Speaking of Cristiano Ronaldo, he is the player which Bale is often compared to and he has developed that arrogant swagger in recent times. The 23-year-old has shown a worrying lack of work-rate in tracking back to help out his defender this season, almost as if he views it as beneath him and it’s no coincidence that both Manchester City and Arsenal absolutely tore Tottenham’s left flank apart in recent games. Off the ball, he is not only positionally naive and tactically unaware, it has got to the point where that area of the pitch is being targeted and it’s costing them in important games; for an arch pragmatist such as Jose Mourinho, you suspect that might be something of a problem looking further ahead.
As part of Luka Modric’s £33m move to join Real Madrid this summer, the two clubs signed a ‘commercial partnership’ deal, with Tottenham set to reap the benefits from this transfer long after the Croat has retired from the game, but part of that arrangement had many suspicious about what Tottenham may have given away to secure that lucrative relationship, with a first option on Bale the rumoured benefit for the Spanish giants.
When you look at the Real Madrid squad, they play a much more expansive, counter-attacking style of play than Barcelona, which would seem to suit Bale down to the ground a lot more and you could imagine him in a more advanced role on the left wing at the Bernabeu, particularly with Angel Di Maria continuing to frustrate and excite with almost crushing regularity, and his inconsistency could see Mourinho look elsewhere.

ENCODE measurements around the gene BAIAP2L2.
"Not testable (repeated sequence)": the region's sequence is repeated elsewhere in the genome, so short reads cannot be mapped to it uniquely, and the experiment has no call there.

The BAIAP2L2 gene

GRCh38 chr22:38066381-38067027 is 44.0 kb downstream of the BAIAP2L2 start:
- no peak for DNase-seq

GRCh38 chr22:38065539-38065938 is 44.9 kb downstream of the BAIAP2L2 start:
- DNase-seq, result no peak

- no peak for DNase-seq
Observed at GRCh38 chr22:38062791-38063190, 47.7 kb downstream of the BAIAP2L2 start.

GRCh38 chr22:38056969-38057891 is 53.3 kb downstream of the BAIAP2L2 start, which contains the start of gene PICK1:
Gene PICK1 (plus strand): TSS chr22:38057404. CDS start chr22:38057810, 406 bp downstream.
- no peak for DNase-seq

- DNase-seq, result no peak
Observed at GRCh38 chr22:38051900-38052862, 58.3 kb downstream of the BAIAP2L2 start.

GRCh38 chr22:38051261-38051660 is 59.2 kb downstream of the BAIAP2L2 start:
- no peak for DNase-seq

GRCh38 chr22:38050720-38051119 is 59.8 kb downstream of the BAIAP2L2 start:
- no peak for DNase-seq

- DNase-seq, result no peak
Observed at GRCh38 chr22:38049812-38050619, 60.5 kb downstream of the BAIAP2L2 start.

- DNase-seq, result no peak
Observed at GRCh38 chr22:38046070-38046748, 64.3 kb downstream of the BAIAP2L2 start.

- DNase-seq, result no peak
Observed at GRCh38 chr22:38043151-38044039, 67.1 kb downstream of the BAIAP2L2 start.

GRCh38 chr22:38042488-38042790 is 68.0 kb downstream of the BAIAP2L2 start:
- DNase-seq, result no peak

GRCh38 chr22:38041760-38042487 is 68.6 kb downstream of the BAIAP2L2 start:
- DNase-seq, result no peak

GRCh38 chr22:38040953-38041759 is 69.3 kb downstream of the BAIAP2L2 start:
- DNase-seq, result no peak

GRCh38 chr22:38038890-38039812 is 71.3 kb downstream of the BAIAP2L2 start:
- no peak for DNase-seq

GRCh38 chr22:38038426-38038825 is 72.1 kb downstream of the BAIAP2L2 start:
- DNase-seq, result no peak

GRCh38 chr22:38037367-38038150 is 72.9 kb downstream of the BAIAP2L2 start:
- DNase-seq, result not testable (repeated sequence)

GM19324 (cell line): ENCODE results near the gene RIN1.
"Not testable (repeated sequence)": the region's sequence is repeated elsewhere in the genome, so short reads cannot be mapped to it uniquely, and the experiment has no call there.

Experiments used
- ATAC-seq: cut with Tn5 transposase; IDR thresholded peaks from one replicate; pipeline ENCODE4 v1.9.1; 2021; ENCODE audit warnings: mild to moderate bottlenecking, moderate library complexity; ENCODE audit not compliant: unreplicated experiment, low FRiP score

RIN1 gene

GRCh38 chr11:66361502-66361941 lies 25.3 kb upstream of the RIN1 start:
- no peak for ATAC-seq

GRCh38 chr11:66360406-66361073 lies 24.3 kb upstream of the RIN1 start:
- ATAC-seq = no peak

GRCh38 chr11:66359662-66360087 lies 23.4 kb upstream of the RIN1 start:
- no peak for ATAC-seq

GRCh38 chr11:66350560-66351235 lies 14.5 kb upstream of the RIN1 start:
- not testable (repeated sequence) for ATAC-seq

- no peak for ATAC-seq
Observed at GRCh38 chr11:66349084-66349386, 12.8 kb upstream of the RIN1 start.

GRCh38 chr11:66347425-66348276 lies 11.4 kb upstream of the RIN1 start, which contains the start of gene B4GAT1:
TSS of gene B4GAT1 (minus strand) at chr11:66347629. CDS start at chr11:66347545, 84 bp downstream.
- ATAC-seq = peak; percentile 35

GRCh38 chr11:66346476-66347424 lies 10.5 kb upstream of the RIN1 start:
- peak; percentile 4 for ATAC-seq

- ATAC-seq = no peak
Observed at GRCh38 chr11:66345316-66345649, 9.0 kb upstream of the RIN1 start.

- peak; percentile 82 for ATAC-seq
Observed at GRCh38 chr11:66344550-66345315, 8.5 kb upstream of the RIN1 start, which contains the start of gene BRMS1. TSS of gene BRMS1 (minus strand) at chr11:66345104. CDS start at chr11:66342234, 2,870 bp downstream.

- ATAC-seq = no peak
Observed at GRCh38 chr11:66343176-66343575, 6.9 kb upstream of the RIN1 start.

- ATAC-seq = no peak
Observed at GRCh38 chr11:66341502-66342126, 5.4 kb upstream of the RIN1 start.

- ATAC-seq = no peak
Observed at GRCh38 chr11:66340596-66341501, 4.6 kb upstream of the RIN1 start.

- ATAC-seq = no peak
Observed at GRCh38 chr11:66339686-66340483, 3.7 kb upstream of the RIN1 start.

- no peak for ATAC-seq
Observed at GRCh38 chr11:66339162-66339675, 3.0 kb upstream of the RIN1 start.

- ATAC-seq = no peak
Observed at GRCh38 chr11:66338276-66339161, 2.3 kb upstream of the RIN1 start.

They seem pretty well set at left-back, with the excellent Marcelo and disappointing Fabio Coentrao left to battle it out for a starting spot, but despite the Portuguese international’s struggles since moving from Benfica, the club parted with €30m (£24m) just last summer, so for Mourinho to give up on him now before he has truly shown his best form would represent something of an embarrassing climb down and confession of a flawed transfer; a move which he is unlikely to sanction at the risk of handing the critical Spanish press more ammunition.
There’s no denying that Bale would not sit comfortably in both of these sides, for he has occasionally shown the form and standard required, even if he looks incapable of doing it for prolonged spells at the moment. Aside from him not being quite ready to make the step up in my eyes, I just can’t see either club wanting to part with a fee of around £40m for someone neither of them realistically need to still compete at the highest level. You have to ask yourself, would he improve either side that much to warrant such an outlay?
The artificial inflation of British players means he could be priced out of any future move and while he may desire to move elsewhere further down the line in the pursuit of silverware, a move to either Manchester club would make much more sense. At the moment he is worth £40m to Tottenham but someway short of that for the Spanish pair, and bridging that divide remains the biggest stumbling block of all.